The Snowball Effect

We all know how (in our lives) one bad decision can breed others, or how one small white lie can lead to more & bigger ones. Such is true in the golf swing. One minor flaw in any of the core fundamentals will only compound and grow as you swing the club. This is the snowball effect—think of the cartoons of the snowball rolling down a hill getting bigger and bigger as it continues to roll. The problem (both snowball and golf swing) gets bigger and bigger the farther it goes.

Why Am I Not Gettting Any Better?

“Why am I not getting any better?” This is a question asked by golfers since the first game was played. We should take a look at how we learn, and the psychology of learning that applies to all tasks, including golf. Believe it or not, but there are only two ways that humans learn things–instruction and repetition. Unfortunately, there are no ways around this. (Despite the nearly unlimited number of quick fixes out there, like “learn a foreign language in one weekend”, and “buy this club and take six strokes off your game.” You get the idea.) If you think I’m crazy, I’ll get you two examples to prove my point.

New Year's Golf Resolutions for 2011

As 2011 approaches and we look forward to another golf season, here are a few resolutions that (based on experience) will surely be broken before I make the turn during my first round, along with some instructional commentary to help you keep your resolutions intact for the entire year.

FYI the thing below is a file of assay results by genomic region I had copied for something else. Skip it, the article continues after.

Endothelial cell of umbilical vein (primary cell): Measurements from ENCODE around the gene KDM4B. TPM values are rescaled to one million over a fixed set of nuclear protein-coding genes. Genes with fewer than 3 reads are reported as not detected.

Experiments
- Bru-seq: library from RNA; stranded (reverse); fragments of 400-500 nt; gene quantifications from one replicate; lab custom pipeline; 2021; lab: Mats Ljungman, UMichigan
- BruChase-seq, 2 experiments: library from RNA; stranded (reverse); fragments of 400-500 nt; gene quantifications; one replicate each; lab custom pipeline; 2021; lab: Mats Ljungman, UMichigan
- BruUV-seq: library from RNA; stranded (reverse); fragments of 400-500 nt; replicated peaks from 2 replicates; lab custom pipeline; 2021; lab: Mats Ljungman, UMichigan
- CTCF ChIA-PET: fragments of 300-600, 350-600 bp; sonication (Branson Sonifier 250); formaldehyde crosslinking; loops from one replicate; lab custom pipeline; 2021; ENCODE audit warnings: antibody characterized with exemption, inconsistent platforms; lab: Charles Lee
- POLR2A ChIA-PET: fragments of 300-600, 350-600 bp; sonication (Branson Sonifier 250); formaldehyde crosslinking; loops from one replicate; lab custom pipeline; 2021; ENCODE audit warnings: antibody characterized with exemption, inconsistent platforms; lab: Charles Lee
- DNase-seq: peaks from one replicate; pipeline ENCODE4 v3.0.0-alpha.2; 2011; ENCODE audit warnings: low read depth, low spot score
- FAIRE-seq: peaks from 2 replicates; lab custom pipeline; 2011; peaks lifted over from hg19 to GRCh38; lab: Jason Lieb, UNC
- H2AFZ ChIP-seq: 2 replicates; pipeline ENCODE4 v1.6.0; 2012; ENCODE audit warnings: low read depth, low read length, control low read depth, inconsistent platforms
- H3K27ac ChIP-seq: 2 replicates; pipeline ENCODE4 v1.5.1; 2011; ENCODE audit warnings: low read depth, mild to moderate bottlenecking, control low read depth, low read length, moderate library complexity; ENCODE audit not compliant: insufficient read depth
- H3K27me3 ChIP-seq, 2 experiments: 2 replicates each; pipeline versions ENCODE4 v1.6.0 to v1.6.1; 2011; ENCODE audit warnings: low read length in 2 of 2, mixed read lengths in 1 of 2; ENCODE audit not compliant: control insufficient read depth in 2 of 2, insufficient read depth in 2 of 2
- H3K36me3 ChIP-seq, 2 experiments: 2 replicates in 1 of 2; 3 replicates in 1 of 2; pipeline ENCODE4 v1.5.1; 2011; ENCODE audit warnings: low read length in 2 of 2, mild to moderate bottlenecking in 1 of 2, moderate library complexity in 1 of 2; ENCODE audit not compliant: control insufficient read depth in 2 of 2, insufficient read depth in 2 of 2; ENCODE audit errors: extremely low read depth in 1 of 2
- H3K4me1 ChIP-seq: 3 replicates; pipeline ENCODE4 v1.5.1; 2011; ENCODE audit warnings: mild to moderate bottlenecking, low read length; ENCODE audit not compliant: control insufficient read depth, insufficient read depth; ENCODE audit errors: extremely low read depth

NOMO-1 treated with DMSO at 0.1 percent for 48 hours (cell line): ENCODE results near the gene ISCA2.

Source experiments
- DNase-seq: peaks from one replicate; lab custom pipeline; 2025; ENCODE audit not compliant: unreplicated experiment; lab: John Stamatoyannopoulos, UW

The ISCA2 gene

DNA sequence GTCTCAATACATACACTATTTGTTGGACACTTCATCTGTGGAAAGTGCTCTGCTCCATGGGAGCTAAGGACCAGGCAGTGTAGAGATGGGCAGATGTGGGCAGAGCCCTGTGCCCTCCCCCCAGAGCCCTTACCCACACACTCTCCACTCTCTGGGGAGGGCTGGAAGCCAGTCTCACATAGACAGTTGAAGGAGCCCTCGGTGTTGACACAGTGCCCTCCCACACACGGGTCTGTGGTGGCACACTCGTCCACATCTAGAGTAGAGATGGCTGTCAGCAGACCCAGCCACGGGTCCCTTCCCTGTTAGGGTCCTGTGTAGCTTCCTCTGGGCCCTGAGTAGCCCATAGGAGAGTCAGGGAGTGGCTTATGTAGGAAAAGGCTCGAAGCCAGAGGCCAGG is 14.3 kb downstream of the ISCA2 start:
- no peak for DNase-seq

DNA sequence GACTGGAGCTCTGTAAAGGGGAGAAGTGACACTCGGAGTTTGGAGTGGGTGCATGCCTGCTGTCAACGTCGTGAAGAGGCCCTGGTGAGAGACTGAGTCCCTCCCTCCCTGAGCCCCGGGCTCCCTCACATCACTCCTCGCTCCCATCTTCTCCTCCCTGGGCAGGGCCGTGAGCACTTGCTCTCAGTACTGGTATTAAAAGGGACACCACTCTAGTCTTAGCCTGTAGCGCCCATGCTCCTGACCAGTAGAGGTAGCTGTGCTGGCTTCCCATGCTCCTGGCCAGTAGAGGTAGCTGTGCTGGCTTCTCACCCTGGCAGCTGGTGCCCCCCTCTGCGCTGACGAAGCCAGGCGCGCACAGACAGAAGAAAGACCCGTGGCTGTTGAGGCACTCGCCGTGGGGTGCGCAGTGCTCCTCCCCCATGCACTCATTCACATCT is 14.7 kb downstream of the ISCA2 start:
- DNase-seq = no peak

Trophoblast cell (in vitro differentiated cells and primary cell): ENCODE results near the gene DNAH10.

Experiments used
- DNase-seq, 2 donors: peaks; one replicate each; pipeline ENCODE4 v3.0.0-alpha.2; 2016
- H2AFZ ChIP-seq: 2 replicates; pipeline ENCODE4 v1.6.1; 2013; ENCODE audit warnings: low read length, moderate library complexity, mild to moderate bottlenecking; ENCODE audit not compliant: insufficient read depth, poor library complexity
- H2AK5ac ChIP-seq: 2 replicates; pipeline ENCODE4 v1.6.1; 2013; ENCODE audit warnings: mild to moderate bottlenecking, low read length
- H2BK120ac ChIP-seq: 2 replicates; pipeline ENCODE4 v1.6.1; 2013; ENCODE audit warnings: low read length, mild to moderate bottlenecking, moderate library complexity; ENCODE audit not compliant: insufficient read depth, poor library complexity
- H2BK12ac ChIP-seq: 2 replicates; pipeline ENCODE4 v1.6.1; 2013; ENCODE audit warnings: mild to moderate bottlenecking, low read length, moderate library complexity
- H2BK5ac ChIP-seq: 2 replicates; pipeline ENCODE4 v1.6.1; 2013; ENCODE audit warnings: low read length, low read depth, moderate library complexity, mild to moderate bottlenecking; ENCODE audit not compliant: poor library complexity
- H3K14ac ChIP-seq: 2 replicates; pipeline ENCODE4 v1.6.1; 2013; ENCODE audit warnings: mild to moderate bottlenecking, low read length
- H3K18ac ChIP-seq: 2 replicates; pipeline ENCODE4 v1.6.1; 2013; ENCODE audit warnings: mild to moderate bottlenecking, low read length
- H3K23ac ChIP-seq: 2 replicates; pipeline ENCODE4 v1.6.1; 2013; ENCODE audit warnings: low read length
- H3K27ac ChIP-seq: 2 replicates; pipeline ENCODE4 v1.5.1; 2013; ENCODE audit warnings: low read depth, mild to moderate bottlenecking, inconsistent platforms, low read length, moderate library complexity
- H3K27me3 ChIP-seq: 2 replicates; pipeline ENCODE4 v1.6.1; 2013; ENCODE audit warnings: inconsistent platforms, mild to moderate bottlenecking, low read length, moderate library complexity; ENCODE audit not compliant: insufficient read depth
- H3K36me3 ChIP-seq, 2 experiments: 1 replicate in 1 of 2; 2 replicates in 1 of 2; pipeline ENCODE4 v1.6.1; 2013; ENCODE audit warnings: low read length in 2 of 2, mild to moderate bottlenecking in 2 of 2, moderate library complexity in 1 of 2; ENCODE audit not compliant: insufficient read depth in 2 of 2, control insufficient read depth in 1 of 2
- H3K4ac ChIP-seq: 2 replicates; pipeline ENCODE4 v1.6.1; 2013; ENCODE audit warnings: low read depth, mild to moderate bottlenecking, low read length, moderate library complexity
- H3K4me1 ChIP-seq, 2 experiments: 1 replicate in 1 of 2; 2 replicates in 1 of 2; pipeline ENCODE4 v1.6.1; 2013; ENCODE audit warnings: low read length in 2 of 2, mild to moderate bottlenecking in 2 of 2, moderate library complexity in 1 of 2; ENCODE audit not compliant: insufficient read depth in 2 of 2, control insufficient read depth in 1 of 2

1. I resolve to not make stupid mental mistakes on the course. These include going after sucker pins, leaving makeable putts short, attempting high risk / low reward shots, nor will I attempt any shot that I have not practiced since the George H.W. Bush Administration. (You’re going to make some physical mistake and hit bad shots, that’s a given. But the mental mistakes are completely preventable and the most infuriating.)

Golf Gifts People Really Want

It happens every year at this time; we all procrastinate and then scramble for Christmas gifts for friends, family, and colleagues. And there is no shortage of gift ideas for the golfer on your list. And while a gift card to Golf Galaxy will certainly be used, there are more unique, thoughtful, and inexpensive ideas that will make a lasting impression for your favorite golfer, or at least earn you some points with your boss or father-in-law.

Is it Nerves? Tips for Handling Your Nerves on the Course.

I frequently hear golf commentators on TV mention that “nerves” are getting to a player and causing bad shots. Is this true? Does it happen to you? It’s a hard question to answer, and asking players directly usually doesn’t help. Most players won’t admit to their nerves until well after the fact, but every golfer has experienced nervous pressure at one time or another. From the first time playing with your boss or father-in-law, to your first birdie or eagle putt, to breaking 100, 90, 80, or 70 for the first time, to winning the Masters, every player will be nervous at some point on the golf course. If you don’t get nervous, you likely don’t care about the results.